Science superstars!

Posted 8 September 2017 10:10am

Science, Technology and STEM are more than a collection of subjects; they are an opportunity to explore, a window to foster our curiosity to understand, and a method to innovate and improve the world around us.  And despite the number of young Australians choosing STEM subjects in high school reportedly being in decline[1], CGGS is proud of the number of girls studying a subject or engaging in a co-curricular activity within the field of STEM.

This year we have seen a number of our senior students be selected to partake in highly competitive programs, including Questacon Student Training Program, the International Science School Camp at the University of Sydney and The National Youth Science Forum at UQ.  All of these programs required students to write a formal application and demonstrate their passion and interest for Science and Technology.

The International Science School Camp is one program where the competition is fierce and this year Tijana Stevanovic (Year 11 Glebe) was the only Canberra student selected to attend a wonderful 2-week residential science camp at the University of Sydney.  Tijana reflects very fondly of her time away in July, “the best part was working with Dr Karl and seeing some of the brand new nanotechnology research facilities at Sydney University… it was so very cool!”

We have also just received notification that four Year 11 students have been selected to attend the National Youth Science Forum; Rhea Chopra, Eloise Hatcher, Becky Anderson and Stephanie Jones.  Again the application process for this program was rigorous and we will have one of the highest numbers of students from the one school.  The students are looking forward to living on the UQ campus for 12 days and immersing themselves in the intensive hands-on program exploring all things Science and STEM.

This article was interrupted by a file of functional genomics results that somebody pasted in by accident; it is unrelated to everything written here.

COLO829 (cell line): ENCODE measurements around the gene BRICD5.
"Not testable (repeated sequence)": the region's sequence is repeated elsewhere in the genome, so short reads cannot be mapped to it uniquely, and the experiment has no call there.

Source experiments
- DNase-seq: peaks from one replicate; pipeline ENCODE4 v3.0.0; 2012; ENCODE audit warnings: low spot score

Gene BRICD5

However, these programs are not just about Science and STEM concepts and experiments.  According to Kylie in Year 12 IB, “The student training program at Questacon taught us how to read people, approach and talk to people and how to incite innovation and creativity in others of all ages”.  All of these programs encourage students to go beyond physical boundaries to communicate and collaborate more effectively and efficiently with people of all ages from around the world.  Sarah Richardson, Kylie Saju, Rowena Stening, Yi An Lai, Julia Myler, Rosanna Curtotti, Catriona Oldfield and Olivia Qi will all graduate from the STP on the 14 September. 

Fostering a love for STEM and encouraging the development of 21st century skills was also the main idea behind the X2STEM day during the National Science Week in August.  In celebration of National Science Week, students in Years 8 and 9 took part in a day of workshops and activities recognising the achievements of women in the field of STEM. The event was aimed at inspiring young female scientists to be effective collaborators, innovative thinkers and ethical problem solvers. The students were able to work with Questacon, Tesla Owners Club of Australia, Mt Stromlo Outreach, Woodlands and Wetlands Trust and ANU Research School of Physics and Engineering.

It was a fantastic opportunity to showcase the talent and ingenuity within our School, and this year we reached out to others in our community to bring our students a day full of STEM-based opportunities.  Students heard inspiring stories from a panel of experts, including Kylie Walker (CEO of Science and Technology Australia, also a Grammarian (1991)), Erica Hediger (Creative Element), Alisha Duncan (ANU Transplantation Photosynthesis), Michelle Melbourne (Intelledox) and Ingrid McCarthy (Inspiring Australia ACT).  The students were encouraged to, “Follow your curiosity and listen to your inner passion but you must also know how to use data and think analytically to succeed in future jobs.”  A wonderful day was had by all.

Melissa Musgrove
Head of Science and Technology Faculty

[1] "Engaging the Future of STEM - Chief Executive Women." https://cew.org.au/wp-content/uploads/2017/03/Engaging-the-future-of-STEM.pdf. Accessed 28 Apr. 2017.

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